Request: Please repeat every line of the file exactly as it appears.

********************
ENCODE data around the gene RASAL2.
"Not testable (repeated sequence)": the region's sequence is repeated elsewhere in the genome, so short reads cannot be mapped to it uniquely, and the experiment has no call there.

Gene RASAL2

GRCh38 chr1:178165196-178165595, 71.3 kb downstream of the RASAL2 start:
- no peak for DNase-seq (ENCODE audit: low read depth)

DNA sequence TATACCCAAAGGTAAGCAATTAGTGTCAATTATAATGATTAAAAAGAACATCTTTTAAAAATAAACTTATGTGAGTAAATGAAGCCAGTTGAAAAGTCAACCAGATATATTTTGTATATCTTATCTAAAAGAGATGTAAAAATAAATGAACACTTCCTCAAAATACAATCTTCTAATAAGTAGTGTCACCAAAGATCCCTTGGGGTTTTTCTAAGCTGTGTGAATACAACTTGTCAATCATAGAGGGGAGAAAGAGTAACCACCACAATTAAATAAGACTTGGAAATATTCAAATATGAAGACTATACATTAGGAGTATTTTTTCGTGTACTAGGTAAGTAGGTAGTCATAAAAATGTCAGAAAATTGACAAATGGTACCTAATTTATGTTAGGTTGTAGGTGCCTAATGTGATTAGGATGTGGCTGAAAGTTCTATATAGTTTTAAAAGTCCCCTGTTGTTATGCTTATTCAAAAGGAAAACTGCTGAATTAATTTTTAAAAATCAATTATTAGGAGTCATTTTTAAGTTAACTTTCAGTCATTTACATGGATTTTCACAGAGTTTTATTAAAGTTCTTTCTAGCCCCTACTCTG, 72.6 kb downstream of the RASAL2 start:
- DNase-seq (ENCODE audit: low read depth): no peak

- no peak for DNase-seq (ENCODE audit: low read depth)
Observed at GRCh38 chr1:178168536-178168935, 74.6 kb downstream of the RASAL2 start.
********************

ENCODE data around the gene RASAL2.
"Not testable (repeated sequence)": the region's sequence is repeated elsewhere in the genome, so short reads cannot be mapped to it uniquely, and the experiment has no call there.

Gene RASAL2

GRCh38 chr1:178165196-178165595, 71.3 kb downstream of the RASAL2 start:
- no peak for DNase-seq (ENCODE audit: low read depth)

DNA sequence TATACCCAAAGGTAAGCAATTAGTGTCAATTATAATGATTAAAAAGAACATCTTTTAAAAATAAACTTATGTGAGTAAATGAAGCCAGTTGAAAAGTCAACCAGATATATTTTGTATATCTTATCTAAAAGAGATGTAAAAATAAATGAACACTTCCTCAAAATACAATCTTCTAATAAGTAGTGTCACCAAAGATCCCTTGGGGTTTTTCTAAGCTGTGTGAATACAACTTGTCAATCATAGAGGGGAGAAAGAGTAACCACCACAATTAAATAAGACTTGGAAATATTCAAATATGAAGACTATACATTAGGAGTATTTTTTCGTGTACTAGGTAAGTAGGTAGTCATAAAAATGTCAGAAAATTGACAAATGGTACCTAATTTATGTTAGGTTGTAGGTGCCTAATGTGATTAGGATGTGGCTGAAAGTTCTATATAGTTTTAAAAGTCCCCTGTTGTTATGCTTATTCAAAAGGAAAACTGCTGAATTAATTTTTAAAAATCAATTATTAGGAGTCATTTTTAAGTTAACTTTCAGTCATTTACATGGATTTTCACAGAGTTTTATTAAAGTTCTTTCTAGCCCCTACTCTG, 72.6 kb downstream of the RASAL2 start:
- DNase-seq (ENCODE audit: low read depth): no peak

- no peak for DNase-seq (ENCODE audit: low read depth)
Observed at GRCh38 chr1:178168536-178168935, 74.6 kb downstream of the RASAL2 start.